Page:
Civilian Program Mentors Afghan Defense Counterparts

WASHINGTON — There’s more to build­ing an army than train­ing sol­diers, and Defense Depart­ment civil­ians are step­ping to the fore to help Afghan coun­ter­parts learn how to run a mil­i­tary estab­lish­ment.

DOD estab­lished the Min­istry of Defense Advi­sors Pro­gram in 2009 to address a basic issue NATO faces in Afghanistan: How to effect a smooth tran­si­tion of secu­ri­ty respon­si­bil­i­ty to Afghan secu­ri­ty forces, said James A. Schear, deputy assis­tant sec­re­tary of defense for part­ner­ship strat­e­gy and sta­bil­i­ty oper­a­tions.

“Train­ing the Afghan army and police is part of the equa­tion, but so is the encour­age­ment and devel­op­ment of com­pe­tent min­is­te­r­i­al insti­tu­tions to over­see the tran­si­tion and sus­tain the force over time,” Schear said in an inter­view.

Civil­ians bring exper­tise across a wide range of skill sets rang­ing from finan­cial man­age­ment to per­son­nel pol­i­cy to acqui­si­tion and logis­tics. These are skills that DOD civil­ians can best teach to their Afghan coun­ter­parts, he said. The pro­gram is part of the Civil­ian Expe­di­tionary Work­force ini­tia­tive and is aimed at civil­ians in grades GS-13 and above.

The first group of DOD civil­ians deployed last year, drawn from the department’s 700,000 civil­ian employ­ees, Schear explained.

“It’s a ter­rif­ic tal­ent pool to draw from,” he said. “If you are an Afghan min­is­ter, you can look at them and say, ‘These are peo­ple who bring tal­ents to build my office, my staff, my depart­ment,’ ” he added.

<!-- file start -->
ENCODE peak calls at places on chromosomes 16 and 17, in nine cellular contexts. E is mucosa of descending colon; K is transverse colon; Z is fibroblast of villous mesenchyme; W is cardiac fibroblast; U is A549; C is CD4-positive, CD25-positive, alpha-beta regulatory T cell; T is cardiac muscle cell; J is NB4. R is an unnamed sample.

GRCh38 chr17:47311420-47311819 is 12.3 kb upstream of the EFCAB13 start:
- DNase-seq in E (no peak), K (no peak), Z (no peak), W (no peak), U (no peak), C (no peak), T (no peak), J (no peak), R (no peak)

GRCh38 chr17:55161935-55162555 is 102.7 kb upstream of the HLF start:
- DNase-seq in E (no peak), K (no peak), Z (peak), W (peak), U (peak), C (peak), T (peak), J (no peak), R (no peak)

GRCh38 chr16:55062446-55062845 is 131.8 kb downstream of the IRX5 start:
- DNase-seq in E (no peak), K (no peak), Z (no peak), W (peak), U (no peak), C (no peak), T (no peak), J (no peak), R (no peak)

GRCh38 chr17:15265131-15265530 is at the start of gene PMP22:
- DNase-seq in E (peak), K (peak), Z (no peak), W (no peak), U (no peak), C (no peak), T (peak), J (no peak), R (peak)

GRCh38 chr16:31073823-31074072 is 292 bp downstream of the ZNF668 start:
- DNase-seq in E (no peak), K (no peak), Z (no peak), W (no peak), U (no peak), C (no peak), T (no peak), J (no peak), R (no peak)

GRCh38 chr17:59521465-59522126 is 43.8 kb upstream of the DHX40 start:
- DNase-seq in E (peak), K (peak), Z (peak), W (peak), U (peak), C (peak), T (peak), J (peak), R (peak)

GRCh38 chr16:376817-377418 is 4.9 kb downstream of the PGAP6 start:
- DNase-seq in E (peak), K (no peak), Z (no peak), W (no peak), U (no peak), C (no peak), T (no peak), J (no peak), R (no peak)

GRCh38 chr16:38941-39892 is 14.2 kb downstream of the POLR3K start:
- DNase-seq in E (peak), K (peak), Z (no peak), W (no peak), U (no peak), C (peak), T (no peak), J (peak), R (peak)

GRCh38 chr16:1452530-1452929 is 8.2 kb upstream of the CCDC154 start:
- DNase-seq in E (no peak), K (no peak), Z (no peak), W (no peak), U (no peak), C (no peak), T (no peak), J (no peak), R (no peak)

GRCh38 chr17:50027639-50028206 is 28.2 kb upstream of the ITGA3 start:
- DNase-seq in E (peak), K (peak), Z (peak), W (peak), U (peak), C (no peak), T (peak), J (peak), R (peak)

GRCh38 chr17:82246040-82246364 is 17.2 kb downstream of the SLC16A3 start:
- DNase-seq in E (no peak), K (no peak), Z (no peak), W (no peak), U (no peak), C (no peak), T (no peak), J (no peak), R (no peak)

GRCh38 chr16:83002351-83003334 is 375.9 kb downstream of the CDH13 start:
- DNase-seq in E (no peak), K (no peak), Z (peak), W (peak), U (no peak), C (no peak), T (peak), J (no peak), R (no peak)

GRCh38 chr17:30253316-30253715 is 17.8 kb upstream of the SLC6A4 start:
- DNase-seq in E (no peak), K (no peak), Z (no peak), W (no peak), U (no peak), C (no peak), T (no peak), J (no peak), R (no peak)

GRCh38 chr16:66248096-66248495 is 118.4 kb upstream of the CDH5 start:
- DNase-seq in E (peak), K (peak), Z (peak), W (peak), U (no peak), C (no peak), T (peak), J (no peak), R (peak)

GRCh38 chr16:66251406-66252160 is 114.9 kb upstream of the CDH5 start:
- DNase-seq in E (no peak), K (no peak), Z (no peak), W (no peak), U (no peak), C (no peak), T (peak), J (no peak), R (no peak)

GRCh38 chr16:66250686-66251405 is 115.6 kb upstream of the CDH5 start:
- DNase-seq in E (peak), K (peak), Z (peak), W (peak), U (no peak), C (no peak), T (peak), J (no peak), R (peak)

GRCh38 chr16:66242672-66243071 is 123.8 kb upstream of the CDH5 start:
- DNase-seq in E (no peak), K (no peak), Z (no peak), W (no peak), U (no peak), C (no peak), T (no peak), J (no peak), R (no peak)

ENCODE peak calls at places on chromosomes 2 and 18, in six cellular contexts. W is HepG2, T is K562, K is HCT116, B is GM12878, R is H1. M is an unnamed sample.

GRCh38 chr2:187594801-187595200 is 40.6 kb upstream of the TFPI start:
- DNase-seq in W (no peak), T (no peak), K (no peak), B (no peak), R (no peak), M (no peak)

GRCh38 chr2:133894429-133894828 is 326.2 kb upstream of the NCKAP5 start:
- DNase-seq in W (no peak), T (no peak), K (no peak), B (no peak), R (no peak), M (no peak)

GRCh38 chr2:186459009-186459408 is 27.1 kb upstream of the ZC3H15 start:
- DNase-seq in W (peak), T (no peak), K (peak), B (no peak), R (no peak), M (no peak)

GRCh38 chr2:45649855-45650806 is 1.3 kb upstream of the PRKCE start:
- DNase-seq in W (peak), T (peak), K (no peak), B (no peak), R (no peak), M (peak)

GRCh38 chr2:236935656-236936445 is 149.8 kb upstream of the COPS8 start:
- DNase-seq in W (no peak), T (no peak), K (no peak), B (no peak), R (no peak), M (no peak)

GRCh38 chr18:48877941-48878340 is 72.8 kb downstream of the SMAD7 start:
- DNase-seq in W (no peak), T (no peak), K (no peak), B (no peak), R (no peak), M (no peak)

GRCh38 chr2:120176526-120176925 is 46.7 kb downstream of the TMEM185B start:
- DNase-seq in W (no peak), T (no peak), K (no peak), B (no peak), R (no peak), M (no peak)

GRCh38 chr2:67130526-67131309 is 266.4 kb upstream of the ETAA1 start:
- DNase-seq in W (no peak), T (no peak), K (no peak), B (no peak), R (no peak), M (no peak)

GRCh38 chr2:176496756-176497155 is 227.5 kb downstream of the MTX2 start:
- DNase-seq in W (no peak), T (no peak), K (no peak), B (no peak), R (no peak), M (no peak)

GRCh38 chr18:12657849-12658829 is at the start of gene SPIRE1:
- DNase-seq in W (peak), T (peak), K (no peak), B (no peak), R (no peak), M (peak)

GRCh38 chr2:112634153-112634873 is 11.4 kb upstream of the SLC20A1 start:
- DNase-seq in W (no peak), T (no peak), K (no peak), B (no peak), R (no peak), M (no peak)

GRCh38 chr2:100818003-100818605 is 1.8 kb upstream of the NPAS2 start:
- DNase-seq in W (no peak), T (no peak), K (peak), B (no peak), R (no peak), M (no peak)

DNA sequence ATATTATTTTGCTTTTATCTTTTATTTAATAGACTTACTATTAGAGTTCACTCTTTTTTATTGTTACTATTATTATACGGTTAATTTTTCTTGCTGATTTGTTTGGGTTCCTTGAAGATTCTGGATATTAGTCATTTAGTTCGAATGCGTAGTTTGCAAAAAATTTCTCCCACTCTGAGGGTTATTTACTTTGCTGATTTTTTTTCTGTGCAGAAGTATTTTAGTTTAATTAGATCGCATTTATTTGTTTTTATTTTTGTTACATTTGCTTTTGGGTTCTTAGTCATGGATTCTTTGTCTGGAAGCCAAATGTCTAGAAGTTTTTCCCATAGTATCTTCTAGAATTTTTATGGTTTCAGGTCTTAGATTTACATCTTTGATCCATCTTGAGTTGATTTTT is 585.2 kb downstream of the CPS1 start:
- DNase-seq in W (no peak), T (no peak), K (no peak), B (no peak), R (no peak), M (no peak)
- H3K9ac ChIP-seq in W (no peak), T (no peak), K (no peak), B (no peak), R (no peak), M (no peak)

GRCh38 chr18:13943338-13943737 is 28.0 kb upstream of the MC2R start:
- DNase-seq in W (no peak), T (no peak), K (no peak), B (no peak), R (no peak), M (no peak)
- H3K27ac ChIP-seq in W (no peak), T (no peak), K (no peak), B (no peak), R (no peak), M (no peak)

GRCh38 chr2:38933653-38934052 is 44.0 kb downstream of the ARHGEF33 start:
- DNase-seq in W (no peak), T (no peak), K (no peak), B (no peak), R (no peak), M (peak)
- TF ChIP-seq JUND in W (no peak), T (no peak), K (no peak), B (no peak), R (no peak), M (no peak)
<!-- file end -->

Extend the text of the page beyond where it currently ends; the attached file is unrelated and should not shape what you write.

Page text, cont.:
A uni­formed offi­cer is an asset in Afghanistan, Schear not­ed, but a DOD civil­ian sends a mes­sage of com­mit­ment to Afghan lead­ers. “With a con­trac­tor, the ques­tion often becomes, ‘Who are you work­ing for, and how flex­i­ble are you?’ ” he said. “We think civil­ians are a very good fit.”

A strong demand exists for the advi­sors, and they form an inte­gral part of the NATO and U.S. strat­e­gy in Afghanistan. Army Gen. David H. Petraeus, com­man­der of coali­tion forces in Afghanistan, wants the advi­sors to make up about a third of the per­son­nel in the min­istries in 2011. They con­sti­tute about 5 per­cent today.

If cho­sen, employ­ees go through a sev­en-week train­ing ses­sion in Wash­ing­ton and at Camp Atter­bury, Ind. Schear said those cho­sen already have the tech­ni­cal exper­tise, and that the train­ing helps them to build their men­tor­ing skills and immers­es them in Afghanistan’s cul­ture and his­to­ry.

The train­ing address­es hard prob­lems, he added, such as cor­rup­tion and the drug trade.

“It’s not a flashy job,” Schear said. “They have to blend in and work effec­tive­ly behind the scenes and pro­mote Afghan own­er­ship of the result. You have to be prac­ti­cal and flex­i­ble, and you have to be in lis­ten­ing mode and to be very prac­ti­cal in your advice with the knowl­edge of what can be absorbed in an Afghan real­i­ty.”

Once deployed, the advi­sors work with NATO Train­ing Mis­sion Afghanistan for a year and can extend for anoth­er year. A tem­po­rary-back­fill mech­a­nism is in place so the vol­un­teers’ offices in the Unit­ed States will release them to deploy. “We’re going after high-qual­i­ty peo­ple,” Schear said.

The advi­sors –- most with between 15 and 20 years of expe­ri­ence –- can “reach back” to their orga­ni­za­tions to get help, advice or any resources the min­istries may need, he added.

Schear empha­sized that vol­un­teers need to be flex­i­ble. “We’ve had peo­ple go in because of one skill set and find they end up doing some­thing else,” he said.

The pro­gram has applic­a­bil­i­ty else­where, pro­vid­ing a capa­bil­i­ty Defense Sec­re­tary Robert M. Gates deems impor­tant.

“Right now it is main­ly Afghanistan-focused,” Schear said, “but Defense Sec­re­tary Gates has stressed the need for capac­i­ty build­ing in a broad­er strate­gic con­text of work­ing with part­ners in the devel­op­ing world and regions that are sus­cep­ti­ble to insta­bil­i­ty. Devel­op­ing respon­si­ble, respon­sive defense min­istries is key to that.”

Source:
U.S. Depart­ment of Defense
Office of the Assis­tant Sec­re­tary of Defense (Pub­lic Affairs)

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